Historically, the group’s brands overperformed competitors on average, according to market intelligence firm STR’s RGI or revenue-generating index. This year to date, Radisson brands generated five percentage points higher revenue per available room, on average, than its relevant competitors. In 2019, the figure was nine percentage points. Disruptions in service because of the pandemic threw off some of the properties.
During the pandemic the group created Radisson Individuals to provide independent hotel owners with the possibility to convert to its brand and gain access to its international distribution platform, while maintain a property’s uniqueness and identity.
“We have also revamped our Prizeotel concept, which has traditionally been more of a new built proposition, to provide easy conversion solution for any type of property, whether it is two-or 10-years old,” González said.
González, who was once an executive at Disney, said a key component in brand success is “memorability.” All employee business cards are printed with the motto “every moment matters” as a kind of mantra.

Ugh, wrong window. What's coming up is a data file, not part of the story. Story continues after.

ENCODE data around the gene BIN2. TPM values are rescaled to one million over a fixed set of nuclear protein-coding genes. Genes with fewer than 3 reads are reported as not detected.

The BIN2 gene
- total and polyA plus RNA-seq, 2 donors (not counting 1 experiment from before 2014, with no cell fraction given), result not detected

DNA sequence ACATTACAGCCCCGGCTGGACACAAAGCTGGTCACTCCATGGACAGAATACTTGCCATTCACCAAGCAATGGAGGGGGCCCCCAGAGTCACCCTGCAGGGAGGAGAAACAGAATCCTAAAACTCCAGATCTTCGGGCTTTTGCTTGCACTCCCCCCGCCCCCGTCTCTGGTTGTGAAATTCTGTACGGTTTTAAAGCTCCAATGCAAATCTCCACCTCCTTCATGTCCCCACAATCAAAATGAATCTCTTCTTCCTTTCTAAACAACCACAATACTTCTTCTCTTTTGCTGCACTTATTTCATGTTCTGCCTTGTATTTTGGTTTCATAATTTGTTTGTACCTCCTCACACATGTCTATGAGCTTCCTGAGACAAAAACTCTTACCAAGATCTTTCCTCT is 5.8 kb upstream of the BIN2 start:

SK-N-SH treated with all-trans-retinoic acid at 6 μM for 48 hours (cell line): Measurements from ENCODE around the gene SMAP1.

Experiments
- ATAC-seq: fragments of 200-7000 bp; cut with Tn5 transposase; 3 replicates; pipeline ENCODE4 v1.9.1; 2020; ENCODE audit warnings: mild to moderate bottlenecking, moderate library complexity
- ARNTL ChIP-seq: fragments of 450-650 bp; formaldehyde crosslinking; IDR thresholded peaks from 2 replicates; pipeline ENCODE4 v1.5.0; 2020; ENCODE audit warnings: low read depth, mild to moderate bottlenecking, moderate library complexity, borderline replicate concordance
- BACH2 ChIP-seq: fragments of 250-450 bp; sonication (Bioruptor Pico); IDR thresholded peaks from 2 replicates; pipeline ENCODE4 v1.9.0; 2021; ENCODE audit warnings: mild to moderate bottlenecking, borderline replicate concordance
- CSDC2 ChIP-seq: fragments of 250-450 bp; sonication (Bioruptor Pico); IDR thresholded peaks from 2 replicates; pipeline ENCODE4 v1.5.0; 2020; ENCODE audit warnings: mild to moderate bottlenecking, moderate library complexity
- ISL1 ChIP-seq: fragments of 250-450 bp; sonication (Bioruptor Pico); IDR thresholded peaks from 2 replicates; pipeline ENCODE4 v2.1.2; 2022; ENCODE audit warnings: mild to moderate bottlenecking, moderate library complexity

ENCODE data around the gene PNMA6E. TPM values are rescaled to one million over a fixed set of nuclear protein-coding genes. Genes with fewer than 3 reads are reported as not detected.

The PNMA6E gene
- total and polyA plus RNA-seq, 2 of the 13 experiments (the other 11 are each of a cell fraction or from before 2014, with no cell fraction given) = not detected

“The memorability of a brand has nothing to do about pricing,” González said. “You can have a positive experience at an economy brand, not just a luxury brand, such as with high-quality pillows.”
Early on, González had every property across all of Radisson’s brands get new shower heads for their bathrooms because he wanted every guest to have a positive experience.
“If you travel around the world, you’ve experienced hotels where the showers are kind of attacking you, right?” González said. “I want the consumer to like the shower enough they are wondering how they can get a similar fixture for their own homes.”
“Our brands also have an average GOP [gross operating profit] that’s among the best in the industry,” González said.